of the genus Hemerocallis, family Hemerocallidaceae.
Some older references may still include Hemerocallis
in the lily family, Liliaceae.
a single daylily bud is
in bloom for
a single day before it begins to wither. Multiple
buds on the scapes provide bloom over
a number of weeks each bloom
Chinese used the plant's roots, leaves and
flowers for food. They also used its roots and crown as
a pain reliever, a diuretic and for other medicinal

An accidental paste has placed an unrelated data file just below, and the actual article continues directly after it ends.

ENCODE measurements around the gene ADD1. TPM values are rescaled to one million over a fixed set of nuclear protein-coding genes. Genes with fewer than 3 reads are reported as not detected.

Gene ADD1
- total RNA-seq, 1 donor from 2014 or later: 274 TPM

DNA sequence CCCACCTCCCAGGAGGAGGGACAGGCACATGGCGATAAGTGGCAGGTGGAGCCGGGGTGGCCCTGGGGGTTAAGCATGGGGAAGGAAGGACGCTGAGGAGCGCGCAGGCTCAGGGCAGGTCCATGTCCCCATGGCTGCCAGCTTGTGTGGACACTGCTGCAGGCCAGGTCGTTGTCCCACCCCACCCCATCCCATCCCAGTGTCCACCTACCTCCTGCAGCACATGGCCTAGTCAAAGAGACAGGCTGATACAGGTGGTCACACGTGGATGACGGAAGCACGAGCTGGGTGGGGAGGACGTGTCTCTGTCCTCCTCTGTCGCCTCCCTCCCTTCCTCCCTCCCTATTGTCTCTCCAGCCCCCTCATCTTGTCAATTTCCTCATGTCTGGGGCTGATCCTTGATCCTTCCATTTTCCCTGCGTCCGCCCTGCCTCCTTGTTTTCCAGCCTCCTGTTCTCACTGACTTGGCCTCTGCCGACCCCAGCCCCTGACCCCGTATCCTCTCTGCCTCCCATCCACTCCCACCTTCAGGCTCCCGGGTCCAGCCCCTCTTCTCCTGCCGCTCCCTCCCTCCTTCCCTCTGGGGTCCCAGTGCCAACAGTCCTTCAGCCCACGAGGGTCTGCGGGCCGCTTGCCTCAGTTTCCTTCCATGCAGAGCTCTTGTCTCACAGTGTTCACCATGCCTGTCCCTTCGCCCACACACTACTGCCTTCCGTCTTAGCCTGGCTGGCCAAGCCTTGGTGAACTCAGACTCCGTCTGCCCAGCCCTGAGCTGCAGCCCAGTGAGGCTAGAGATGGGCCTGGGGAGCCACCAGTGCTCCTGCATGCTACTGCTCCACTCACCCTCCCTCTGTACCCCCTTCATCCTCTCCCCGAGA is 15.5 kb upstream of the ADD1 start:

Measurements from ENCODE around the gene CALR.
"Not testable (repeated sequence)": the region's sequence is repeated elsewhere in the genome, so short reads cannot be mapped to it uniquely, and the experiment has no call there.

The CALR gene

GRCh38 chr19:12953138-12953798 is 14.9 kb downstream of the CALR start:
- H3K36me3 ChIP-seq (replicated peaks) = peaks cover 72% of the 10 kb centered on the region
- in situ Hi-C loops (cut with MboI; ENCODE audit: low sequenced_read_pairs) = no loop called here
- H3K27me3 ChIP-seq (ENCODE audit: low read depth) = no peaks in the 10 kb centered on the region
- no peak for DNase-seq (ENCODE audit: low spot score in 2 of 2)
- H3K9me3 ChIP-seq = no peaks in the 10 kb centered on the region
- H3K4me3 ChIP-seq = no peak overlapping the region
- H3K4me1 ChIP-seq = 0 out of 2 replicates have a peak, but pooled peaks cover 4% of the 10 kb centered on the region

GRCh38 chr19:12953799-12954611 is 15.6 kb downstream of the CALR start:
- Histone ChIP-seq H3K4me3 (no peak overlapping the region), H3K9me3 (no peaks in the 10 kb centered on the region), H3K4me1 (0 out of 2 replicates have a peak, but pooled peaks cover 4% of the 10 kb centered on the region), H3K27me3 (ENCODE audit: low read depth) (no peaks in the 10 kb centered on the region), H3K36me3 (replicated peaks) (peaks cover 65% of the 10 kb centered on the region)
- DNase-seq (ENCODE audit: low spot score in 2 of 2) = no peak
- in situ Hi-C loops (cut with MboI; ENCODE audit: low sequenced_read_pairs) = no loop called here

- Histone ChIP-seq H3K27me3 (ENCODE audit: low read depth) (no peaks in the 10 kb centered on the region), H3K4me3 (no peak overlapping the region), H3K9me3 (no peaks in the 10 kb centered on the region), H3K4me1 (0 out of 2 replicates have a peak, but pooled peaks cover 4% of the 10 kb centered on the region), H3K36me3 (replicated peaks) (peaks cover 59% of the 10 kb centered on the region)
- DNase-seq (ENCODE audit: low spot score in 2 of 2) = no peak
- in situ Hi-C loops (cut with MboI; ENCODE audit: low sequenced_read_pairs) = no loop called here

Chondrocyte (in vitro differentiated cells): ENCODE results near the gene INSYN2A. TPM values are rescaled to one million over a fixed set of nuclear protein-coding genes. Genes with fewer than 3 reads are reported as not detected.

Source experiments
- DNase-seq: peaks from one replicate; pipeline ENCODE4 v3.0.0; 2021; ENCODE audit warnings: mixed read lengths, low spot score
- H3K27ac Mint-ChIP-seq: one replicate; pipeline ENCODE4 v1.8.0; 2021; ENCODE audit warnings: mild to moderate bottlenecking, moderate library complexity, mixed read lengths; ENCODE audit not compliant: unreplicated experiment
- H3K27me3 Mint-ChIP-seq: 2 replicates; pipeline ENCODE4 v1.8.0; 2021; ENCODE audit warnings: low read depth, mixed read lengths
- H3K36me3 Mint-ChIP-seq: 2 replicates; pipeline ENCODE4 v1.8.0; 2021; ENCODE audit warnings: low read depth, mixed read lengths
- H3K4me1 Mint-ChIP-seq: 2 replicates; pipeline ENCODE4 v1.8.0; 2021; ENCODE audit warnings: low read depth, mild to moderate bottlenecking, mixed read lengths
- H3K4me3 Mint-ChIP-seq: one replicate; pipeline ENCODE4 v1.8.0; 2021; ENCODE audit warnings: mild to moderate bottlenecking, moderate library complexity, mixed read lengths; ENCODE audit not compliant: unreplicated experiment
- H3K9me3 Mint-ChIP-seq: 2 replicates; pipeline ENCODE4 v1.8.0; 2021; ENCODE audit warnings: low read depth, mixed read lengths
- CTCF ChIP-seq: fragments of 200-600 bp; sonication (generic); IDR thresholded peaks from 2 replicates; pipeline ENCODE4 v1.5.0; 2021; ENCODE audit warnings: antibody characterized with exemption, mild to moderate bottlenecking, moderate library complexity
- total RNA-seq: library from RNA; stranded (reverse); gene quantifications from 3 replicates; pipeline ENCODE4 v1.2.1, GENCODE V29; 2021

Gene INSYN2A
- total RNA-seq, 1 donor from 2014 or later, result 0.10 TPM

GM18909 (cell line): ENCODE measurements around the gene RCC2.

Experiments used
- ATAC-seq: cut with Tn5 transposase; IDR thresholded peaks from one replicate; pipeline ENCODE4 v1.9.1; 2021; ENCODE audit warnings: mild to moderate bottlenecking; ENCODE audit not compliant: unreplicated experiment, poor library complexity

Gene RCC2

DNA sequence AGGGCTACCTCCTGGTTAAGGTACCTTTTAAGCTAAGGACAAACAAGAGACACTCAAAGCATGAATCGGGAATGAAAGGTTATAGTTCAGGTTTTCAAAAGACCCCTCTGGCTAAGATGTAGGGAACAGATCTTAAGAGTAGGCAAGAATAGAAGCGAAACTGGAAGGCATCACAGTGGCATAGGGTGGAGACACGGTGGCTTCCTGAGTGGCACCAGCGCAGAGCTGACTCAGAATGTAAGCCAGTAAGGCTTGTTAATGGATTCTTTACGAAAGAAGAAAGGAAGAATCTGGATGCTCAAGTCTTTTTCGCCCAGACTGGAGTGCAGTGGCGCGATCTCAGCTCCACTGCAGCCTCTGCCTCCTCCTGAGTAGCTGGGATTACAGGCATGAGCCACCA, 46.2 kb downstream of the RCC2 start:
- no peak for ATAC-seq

name, Hemerocallis, derives from two Greek words meaning "beauty" and "day," referring
to the fact that each flower lasts only one day.
dictionaries and other reference works, this plant
may be referred to as "day lily," but the
spelling was consolidated into a single word in 1923
upon the recommendation of the American Joint Committee
on Horticultural Nomenclature, as reported by the publication
Standardized Plant Names, 1923 edition, Preface, p.
x and p. 199.